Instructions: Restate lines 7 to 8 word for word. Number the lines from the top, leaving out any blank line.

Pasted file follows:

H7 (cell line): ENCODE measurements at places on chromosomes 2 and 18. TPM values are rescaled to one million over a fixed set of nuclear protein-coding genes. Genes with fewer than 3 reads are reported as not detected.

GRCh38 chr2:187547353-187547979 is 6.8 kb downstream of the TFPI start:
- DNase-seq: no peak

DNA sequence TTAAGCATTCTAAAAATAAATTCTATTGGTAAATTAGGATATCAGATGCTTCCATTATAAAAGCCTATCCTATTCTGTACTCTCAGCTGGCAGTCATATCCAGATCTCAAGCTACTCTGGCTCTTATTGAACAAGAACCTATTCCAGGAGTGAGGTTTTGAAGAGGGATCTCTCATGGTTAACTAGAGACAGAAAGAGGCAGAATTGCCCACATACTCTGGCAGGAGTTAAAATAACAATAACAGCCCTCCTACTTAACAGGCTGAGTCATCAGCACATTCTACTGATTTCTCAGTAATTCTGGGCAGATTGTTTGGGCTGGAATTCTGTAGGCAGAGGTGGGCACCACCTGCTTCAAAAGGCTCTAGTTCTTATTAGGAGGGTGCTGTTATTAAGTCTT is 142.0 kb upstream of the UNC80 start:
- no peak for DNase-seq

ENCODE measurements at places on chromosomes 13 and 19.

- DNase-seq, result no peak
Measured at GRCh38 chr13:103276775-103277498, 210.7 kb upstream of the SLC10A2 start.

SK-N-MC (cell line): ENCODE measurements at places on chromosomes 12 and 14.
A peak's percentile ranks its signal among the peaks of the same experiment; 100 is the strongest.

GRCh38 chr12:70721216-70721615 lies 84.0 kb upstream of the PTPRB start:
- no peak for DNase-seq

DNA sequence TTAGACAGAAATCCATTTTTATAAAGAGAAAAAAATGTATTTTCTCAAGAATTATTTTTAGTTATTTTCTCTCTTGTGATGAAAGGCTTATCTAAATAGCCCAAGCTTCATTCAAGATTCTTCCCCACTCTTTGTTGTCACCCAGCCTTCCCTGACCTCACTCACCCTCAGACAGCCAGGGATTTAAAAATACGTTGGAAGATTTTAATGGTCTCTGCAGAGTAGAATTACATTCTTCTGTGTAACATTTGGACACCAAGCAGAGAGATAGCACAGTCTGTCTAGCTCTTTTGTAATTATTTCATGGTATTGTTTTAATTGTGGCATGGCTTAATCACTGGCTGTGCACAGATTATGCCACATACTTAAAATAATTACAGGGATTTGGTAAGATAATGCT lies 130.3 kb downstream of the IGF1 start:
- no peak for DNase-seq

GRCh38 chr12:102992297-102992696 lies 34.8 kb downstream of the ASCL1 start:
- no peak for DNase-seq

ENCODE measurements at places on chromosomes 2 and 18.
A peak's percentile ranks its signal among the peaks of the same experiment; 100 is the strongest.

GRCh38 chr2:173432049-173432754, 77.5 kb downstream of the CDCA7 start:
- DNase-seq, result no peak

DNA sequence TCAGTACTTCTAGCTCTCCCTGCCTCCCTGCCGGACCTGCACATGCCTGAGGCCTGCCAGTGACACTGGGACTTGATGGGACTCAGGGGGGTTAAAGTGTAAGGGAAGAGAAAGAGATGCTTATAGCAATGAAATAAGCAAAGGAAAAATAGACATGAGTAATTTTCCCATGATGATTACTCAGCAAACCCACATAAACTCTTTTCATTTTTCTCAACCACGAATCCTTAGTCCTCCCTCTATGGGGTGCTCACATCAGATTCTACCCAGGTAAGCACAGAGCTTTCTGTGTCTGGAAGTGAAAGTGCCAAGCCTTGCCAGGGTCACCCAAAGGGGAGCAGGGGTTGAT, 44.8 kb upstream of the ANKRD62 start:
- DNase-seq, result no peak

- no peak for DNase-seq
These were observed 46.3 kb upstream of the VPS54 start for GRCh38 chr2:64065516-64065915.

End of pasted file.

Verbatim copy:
- DNase-seq, result no peak
Measured at GRCh38 chr13:103276775-103277498, 210.7 kb upstream of the SLC10A2 start.